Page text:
"I have been having some feelings that seem to be getting worse." -- Symptoms that are getting worse instead of better as time passes, need to be addressed, probably by a healthcare professional. It's often a sign that there is a biologic component to the symptoms that may be factoring into this.
"I am tired all the time" -- Chronic fatigue is quite common with PPD whether your baby is sleeping, whether you are getting enough sleep or not.
"sleep a lot during the day" -- Sleep impairment is a big symptom. It can present as insomnia or an increase in sleeping.
"I seem to cry at everything and the crying keeps getting worse." -- Constant weepiness is another big symptom. It's often that feeling that you just can't help it, that you're crying all the time and sometimes you know why, though sometimes you don't, you're just crying.
"I don't have the energy to run and play with my little girl or exercise for me." -- The fatigue and depression are truly exhausting.
"I also have lost interest in things I used to love to do" -- Lack of motivation and apathy toward previously pleasurable activities is common with PPD. This will get better when you get treatment and start feeling better.
"I just can't even make myself do some of these things I loved to do." -- That's okay, for now. This comes with the territory. The only thing you need to "force" yourself to do, whether you feel like it or not, is take care of your baby, and take care of yourself by talking to your doctor or another healthcare practitioner so they can help you get on track and start to feel better.
"I am just like a bump on the couch just sitting there all the time." -- I know. It's hard to get up when you feel so bad. Set small goals for yourself. Tell yourself it's okay to feel this way for now, but soon, you will do what you need to do to get better and when you start feeling better, you will be able to take care of some of the things you feel so overwhelmed with now.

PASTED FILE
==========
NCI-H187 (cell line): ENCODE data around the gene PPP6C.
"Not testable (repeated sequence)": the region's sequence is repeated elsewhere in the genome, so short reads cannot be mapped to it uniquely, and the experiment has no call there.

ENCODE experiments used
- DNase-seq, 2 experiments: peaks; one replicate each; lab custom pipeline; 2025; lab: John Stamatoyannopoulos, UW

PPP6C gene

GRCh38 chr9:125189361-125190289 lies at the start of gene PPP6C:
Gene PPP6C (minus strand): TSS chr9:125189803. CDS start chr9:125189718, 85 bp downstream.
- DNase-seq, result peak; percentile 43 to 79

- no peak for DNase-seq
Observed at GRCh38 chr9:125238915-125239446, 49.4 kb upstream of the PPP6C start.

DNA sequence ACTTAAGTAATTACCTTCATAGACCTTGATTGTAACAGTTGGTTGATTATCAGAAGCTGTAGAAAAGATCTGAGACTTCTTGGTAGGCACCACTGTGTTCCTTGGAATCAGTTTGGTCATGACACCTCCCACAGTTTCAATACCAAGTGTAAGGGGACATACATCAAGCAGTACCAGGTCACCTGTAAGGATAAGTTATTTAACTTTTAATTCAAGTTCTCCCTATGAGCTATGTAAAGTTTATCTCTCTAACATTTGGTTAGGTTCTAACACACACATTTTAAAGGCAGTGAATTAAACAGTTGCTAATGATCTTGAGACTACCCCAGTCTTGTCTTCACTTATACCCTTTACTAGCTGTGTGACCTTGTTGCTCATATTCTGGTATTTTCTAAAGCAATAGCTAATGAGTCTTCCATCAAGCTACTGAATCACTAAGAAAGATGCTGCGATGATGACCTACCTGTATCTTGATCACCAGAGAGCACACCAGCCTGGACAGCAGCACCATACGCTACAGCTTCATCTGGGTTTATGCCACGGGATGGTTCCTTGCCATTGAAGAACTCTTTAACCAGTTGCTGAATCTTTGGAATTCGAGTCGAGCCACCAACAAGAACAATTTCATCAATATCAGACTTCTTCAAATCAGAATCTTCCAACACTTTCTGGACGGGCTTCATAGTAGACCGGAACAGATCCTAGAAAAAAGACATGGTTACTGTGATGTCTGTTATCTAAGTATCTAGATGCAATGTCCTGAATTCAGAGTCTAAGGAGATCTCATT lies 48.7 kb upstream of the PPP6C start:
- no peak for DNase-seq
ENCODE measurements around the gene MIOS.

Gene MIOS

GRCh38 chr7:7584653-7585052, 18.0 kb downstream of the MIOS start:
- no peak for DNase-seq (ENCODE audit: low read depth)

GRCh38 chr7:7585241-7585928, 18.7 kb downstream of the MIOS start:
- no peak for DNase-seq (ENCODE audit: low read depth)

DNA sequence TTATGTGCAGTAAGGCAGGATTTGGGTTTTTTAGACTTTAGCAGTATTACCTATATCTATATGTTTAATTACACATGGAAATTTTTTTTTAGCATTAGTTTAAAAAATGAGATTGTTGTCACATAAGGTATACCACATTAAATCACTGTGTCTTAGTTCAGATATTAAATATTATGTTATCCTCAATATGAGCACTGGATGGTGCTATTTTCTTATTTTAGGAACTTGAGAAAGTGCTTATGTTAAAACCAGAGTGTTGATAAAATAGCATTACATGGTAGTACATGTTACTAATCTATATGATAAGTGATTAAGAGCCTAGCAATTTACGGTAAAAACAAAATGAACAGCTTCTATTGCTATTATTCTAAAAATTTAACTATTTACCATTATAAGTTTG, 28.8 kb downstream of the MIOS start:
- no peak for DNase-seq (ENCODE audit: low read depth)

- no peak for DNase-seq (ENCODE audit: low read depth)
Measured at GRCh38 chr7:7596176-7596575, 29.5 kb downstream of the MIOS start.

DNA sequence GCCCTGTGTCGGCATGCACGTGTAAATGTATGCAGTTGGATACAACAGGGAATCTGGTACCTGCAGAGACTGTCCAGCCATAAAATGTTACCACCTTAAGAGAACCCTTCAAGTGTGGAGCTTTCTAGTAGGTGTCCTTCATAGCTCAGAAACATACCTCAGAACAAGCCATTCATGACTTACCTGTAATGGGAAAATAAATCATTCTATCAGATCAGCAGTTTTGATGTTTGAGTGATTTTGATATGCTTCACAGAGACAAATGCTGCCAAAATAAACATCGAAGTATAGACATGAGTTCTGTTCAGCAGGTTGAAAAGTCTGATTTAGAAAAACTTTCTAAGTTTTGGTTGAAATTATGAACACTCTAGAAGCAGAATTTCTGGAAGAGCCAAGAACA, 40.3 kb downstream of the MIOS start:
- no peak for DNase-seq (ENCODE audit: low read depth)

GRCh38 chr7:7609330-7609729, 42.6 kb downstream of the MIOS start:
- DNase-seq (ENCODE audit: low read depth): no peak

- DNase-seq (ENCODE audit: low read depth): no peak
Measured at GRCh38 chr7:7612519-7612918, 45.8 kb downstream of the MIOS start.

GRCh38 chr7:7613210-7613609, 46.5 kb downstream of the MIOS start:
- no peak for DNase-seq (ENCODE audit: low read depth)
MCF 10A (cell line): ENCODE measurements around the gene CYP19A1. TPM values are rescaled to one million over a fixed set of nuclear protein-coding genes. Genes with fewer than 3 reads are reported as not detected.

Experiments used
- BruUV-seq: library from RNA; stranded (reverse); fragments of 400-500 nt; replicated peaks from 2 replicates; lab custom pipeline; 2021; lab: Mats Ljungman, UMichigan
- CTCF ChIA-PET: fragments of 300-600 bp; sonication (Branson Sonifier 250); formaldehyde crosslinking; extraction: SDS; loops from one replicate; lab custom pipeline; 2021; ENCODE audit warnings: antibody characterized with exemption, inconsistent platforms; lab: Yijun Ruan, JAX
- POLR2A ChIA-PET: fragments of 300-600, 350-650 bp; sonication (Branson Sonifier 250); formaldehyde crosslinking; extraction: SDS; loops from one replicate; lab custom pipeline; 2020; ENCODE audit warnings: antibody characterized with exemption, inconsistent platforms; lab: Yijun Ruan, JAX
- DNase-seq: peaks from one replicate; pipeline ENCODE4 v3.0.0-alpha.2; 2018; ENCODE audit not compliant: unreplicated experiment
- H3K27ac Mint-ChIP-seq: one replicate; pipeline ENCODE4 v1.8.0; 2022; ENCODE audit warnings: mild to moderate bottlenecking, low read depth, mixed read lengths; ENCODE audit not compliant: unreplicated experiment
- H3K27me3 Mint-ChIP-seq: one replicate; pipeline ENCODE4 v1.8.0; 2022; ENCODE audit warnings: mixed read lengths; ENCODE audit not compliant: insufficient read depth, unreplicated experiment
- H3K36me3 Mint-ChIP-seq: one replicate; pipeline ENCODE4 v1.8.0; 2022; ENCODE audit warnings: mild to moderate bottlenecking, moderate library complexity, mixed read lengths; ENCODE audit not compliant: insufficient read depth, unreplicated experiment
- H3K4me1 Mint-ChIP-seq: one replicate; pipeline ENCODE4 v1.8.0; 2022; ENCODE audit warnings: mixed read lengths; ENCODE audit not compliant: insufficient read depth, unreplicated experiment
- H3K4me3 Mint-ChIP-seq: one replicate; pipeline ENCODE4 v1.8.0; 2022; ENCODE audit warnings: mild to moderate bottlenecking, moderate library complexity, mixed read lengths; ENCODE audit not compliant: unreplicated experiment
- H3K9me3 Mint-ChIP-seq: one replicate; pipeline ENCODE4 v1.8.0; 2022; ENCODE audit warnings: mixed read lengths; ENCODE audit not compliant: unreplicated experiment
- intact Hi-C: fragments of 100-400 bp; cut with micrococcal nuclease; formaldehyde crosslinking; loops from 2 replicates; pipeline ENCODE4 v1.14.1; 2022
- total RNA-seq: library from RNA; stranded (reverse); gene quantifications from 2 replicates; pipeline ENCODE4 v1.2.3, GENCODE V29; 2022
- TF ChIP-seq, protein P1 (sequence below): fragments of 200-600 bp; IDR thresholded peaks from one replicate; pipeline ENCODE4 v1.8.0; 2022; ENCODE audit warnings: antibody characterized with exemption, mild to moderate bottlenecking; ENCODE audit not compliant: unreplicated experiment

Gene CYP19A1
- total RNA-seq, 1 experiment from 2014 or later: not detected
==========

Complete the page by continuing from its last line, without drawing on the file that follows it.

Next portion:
"My husband knows something is wrong, but he would never accept this (he is the type of person who just doesn't understand about these kind of things)." -- Well, this won't help, but hopefully, with the right information and support, he'll come around. Get him information so he understands what's happening here. Show him my book, there's a chapter for husbands that will help him (ch 10). Tell him you can't help this. Tell him you have a real illness and you're going to get help and feel better soon. Tell him you need his help and then tell him specifically what he can do to help.
"I have not talked to anyone about this--I'm almost ashamed." -- This will be your greatest enemy during this difficult time. It's VERY important that you understand that your feelings of shame and embarrassment will not only get in the way of your recovery, but they will make you feel worse! Talk to your doctor. You are entitled to feel better. This is a real illness. It is not a weakness. It is treatable and you will feel better again. Really.
"I feel so alone all the time." -- I know you do. Isolation is a very real part of this. That's why you must talk about it and take steps toward recovery. Okay?
Reaching out for help is very difficult when you are struggling with depression. Still, you need to resist the urge to sit back and feel terrible. Call your doctor, talk to your husband, reach out to loved ones who will understand . . . and let us know how you are.